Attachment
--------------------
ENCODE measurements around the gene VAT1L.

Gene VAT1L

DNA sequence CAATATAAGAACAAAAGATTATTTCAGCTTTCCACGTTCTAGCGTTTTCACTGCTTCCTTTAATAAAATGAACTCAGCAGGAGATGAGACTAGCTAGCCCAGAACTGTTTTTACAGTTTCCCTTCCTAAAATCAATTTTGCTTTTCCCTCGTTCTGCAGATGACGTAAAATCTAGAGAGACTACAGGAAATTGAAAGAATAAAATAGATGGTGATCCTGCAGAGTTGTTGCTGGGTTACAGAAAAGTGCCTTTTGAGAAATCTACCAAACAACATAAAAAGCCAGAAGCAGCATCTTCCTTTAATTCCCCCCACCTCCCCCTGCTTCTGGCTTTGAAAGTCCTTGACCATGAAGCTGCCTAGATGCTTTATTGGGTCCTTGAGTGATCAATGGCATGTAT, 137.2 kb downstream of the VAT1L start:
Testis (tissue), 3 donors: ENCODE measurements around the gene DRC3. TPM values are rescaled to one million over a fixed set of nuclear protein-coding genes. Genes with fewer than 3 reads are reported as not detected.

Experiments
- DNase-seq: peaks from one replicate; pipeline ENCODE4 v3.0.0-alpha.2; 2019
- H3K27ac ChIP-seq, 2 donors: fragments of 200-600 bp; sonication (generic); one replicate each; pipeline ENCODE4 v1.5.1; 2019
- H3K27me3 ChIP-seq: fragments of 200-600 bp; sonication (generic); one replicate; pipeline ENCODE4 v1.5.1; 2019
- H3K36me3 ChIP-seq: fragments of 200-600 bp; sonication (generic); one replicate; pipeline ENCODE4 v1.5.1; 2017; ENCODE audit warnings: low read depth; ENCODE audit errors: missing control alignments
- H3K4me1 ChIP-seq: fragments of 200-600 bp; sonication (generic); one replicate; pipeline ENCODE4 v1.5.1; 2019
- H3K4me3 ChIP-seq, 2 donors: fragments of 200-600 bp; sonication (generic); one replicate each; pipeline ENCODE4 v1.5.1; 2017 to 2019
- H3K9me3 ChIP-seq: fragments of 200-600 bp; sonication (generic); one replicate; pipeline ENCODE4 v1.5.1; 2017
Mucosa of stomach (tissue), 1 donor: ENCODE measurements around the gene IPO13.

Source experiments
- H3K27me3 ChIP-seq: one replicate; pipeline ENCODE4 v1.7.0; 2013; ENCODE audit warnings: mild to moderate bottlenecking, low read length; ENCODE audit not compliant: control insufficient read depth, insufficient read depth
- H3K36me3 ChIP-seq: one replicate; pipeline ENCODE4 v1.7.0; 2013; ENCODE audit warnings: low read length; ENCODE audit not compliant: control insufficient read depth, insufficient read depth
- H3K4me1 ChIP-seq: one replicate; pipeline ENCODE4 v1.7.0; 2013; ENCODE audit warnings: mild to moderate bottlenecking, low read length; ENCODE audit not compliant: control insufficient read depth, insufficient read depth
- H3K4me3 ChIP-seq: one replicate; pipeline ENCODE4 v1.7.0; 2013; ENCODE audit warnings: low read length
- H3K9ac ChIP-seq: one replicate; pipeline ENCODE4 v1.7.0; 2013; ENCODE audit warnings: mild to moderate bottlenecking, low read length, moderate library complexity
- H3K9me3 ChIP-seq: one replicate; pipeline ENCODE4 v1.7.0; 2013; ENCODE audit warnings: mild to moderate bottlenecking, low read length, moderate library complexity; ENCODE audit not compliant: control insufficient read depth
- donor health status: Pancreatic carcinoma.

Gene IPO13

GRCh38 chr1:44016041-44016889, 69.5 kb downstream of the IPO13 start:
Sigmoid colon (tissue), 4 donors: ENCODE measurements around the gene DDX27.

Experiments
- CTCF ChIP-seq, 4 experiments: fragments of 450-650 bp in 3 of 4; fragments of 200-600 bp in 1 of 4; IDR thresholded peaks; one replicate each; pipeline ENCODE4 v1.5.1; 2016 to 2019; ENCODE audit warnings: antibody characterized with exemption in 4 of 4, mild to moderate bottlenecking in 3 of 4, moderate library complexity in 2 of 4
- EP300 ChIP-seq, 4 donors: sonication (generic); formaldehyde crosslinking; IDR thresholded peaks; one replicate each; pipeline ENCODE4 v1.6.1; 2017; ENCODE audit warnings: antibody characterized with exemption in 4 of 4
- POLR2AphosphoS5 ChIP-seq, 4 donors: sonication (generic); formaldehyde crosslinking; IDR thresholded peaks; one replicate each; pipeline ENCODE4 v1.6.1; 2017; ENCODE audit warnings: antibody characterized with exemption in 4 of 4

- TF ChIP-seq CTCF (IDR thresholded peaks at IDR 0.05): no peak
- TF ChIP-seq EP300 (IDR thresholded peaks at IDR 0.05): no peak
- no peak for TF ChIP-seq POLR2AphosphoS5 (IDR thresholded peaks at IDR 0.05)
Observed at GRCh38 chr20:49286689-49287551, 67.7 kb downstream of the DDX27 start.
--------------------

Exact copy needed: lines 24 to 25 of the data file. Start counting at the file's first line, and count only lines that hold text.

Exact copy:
Sigmoid colon (tissue), 4 donors: ENCODE measurements around the gene DDX27.

Experiments